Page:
The pain of passing a kidney stone is often described as worse than giving childbirth. Other descriptive terms range from excruciating, agonizing, miserable and just plain intolerable.
Kidney stone disease (also known as urolithiasis) causes more than one million trips to theemergency room by people in the United States each year.
Keeping the kidneys free and clear of kidney stones is important. These bean-shaped organs located on the back side below the rib cage sitting opposite each other have a vital job to do in keeping our body healthy. They help keep the composition of our blood stable allowing the body to function properly. Buildup of wastes and extra fluid in the body is prevented thanks to the kidneys. They also keep levels of electrolytes (sodium, potassium, and phosphate) stable, and make hormones helping regulate blood pressure, make red blood cells, and keep our bones strong.
In addition the kidneys do an amazing job of filtering about 120 to 150 quarts of blood to produce about 1 to 2 quarts of urine, composed of wastes and extra fluid we pass each day.
As far back as over two thousand years ago, kidney stone sufferers have had to endure the pain of the passage of a stone. In 400 B.C. Hippocrates referred to them as “first disease of the kidneys” making him one of the first to make the connection between urinary obstruction and pain. He wrote:
“An acute pain is felt in the kidney, the loins, the flank and the testis of the affected side; the patient passes urine frequently; gradually the urine is suppressed. With the urine, sand is passed; as the sand passes along the urethra, it causes severe pain which is relieved when it is expelled; then the same sufferings begin again.”
Hippocrates observation still holds true today but what exactly is a kidney stone and can they be prevented?
What is a kidney stone?
A kidney stone is a piece of stone-like material that forms on the walls of the kidney when substances that are normally found in the urine become highly concentrated. Sometimes a kidney stone will stay in the kidney while others will travel down the urinary tract.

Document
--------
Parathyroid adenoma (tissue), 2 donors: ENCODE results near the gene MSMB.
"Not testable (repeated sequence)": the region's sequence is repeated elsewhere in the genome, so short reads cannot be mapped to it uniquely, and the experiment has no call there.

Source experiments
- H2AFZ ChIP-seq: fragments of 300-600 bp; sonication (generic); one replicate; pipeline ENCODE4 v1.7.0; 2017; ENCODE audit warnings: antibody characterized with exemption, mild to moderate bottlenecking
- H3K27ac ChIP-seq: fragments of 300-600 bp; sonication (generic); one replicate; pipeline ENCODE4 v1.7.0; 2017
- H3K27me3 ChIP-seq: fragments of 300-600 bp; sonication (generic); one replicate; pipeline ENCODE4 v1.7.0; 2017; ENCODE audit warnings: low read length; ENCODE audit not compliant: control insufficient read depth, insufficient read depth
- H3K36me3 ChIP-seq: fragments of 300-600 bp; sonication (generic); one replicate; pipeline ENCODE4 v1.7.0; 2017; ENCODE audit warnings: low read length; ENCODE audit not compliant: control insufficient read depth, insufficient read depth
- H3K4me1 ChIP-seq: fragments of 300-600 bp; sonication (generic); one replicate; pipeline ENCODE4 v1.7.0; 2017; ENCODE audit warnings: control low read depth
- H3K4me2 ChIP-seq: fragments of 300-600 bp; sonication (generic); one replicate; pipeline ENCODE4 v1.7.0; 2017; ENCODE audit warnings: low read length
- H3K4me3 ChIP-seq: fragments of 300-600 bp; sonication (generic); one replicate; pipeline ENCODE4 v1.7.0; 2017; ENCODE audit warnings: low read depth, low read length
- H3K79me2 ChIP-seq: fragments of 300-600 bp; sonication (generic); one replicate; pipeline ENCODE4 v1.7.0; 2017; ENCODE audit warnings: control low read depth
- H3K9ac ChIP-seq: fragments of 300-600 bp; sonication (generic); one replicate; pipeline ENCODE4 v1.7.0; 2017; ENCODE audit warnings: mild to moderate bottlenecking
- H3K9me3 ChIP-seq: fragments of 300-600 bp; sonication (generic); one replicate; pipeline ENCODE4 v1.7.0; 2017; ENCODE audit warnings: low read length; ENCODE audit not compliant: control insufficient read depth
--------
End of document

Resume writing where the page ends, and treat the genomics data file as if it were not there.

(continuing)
Generally most kidney stones are small enough to pass through the urinary system without any pain. But if the stone is large enough it can cause urinary blockage causing extreme pain and will require treatment or surgery.
Anyone can get a kidney stone but some people are more likely to develop them than others. Men are more likely to have kidney stones than women and they are more common in non-Hispanic white people than in black people and Mexican Americans. People who are overweight to obese have a higher risk than those who are normal weight. Those with a family history of kidney stones are also more susceptible. About 8.8 percent or one in 11 people in the United States have had a kidney stone.
Causes of kidney stones
When substances in the urine such as calcium, oxalate, and phosphorus become highly concentrated, a kidney stone can form. There can be several reasons why a kidney stone forms putting people at an increased risk for stone formation:
·Not consuming enough fluids, particularly water
·Certain foods may promote stone formation in people who are susceptible
· Hypercalciuria – a condition that runs in families in which urine contains unusually large amounts of calcium.
·Family history of kidney stones
·Cystic kidney diseases which are disorders that cause fluid-filled sacs to form on the kidneys
·Hyperparathyroidism – a condition in which the parathyroid glands release too much hormone, causing extra calcium in the blood.
·Gout – a disorder that causes painful swelling of the joints
·Blockage of the urinary tract
·Chronic inflammation of the bowel
·A history of gastrointestinal tract surgery
·Taking diuretics – medications that help the kidneys remove fluid from the body
·The protease inhibitor indinavir (Crixivan) a medication used to treat HIV infection
·The anti-seizure drug topiramate (Topamax)
Dietary ways to treat kidney stones
There are several ways to prevent kidney stones specifically by our dietary habits. One way is to consume enough fluids each day which can help prevent most types of kidney stones. It is recommended to drink 2 to 3 liters or 8 to 16 cups of fluid a day. Doing so helps flush out unwanted substances and prevents urine from becoming too concentrated – remember, our urine should be a pale yellow color.
Here are other dietary precautions to use to prevent kidney stone development:
·Reduce sodium by reducing intake of hot dogs, canned soups and vegetables, processed frozen foods, luncheon meats and fast food.
·Reduce animal protein, such as meat, eggs, and fish to moderate portions of 3-4 ounces at a meal.
·Avoid foods high in oxalate such as spinach, rhubarb, nuts, wheat bran, dark beer, black tea, chocolate milk, beet greens and carrots.
·Get enough calcium from food. Calcium from food does not increase the risk of calcium oxalate stones. In fact, too little calcium can cause oxalate levels to rise causing kidney stones. Calcium in the digestive tract binds to oxalate from food keeping it from entering the blood and then the urinary tract, where it can form stones. People who have formed a calcium oxalate stone should consume 800 milligrams of calcium each day however calcium supplements may increase the risk of calcium oxalate stones if they are not taken with food.
·If overweight to obese, lose weight as carrying extra weight can increase the risk of stone formation particularly uric acid stones.
·Following the DASH diet has been shown to reduce the risk of kidney stones.